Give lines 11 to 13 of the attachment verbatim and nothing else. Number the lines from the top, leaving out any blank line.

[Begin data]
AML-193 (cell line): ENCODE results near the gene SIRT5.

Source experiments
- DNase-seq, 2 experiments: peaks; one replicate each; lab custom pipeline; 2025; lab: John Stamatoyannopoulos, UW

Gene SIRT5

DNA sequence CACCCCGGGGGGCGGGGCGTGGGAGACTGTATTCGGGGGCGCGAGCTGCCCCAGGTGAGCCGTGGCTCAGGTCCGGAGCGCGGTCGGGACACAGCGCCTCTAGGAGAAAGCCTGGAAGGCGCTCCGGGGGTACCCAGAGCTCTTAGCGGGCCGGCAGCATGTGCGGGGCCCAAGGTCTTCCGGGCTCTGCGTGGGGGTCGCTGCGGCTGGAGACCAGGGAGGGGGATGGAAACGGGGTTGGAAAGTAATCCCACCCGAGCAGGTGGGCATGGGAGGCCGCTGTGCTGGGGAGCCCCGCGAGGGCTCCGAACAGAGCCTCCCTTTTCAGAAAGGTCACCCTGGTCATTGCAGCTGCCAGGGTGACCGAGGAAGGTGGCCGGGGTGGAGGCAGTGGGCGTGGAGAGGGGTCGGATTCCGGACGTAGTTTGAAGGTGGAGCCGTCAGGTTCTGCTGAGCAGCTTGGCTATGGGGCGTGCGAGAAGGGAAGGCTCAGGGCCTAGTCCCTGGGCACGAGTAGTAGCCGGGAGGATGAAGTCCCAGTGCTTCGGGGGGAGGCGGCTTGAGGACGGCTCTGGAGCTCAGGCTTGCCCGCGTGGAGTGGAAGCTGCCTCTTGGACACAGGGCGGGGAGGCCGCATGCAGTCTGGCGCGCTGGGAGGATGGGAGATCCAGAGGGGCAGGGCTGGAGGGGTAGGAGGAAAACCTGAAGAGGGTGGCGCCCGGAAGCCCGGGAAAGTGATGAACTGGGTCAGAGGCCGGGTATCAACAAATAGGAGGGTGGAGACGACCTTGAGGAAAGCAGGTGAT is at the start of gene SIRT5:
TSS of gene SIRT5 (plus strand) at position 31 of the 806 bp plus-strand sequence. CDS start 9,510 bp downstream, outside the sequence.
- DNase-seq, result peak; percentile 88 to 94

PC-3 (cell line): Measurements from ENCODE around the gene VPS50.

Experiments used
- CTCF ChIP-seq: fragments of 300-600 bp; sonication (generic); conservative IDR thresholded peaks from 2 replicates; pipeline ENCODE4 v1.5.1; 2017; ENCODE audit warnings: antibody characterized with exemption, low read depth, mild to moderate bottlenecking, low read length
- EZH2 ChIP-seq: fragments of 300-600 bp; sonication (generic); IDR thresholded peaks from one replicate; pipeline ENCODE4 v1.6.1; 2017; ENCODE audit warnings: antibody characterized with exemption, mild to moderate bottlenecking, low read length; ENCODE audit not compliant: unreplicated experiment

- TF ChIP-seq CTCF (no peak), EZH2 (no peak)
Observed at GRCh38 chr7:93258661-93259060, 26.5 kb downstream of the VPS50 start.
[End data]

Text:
- EZH2 ChIP-seq: fragments of 300-600 bp; sonication (generic); IDR thresholded peaks from one replicate; pipeline ENCODE4 v1.6.1; 2017; ENCODE audit warnings: antibody characterized with exemption, mild to moderate bottlenecking, low read length; ENCODE audit not compliant: unreplicated experiment

- TF ChIP-seq CTCF (no peak), EZH2 (no peak)
Observed at GRCh38 chr7:93258661-93259060, 26.5 kb downstream of the VPS50 start.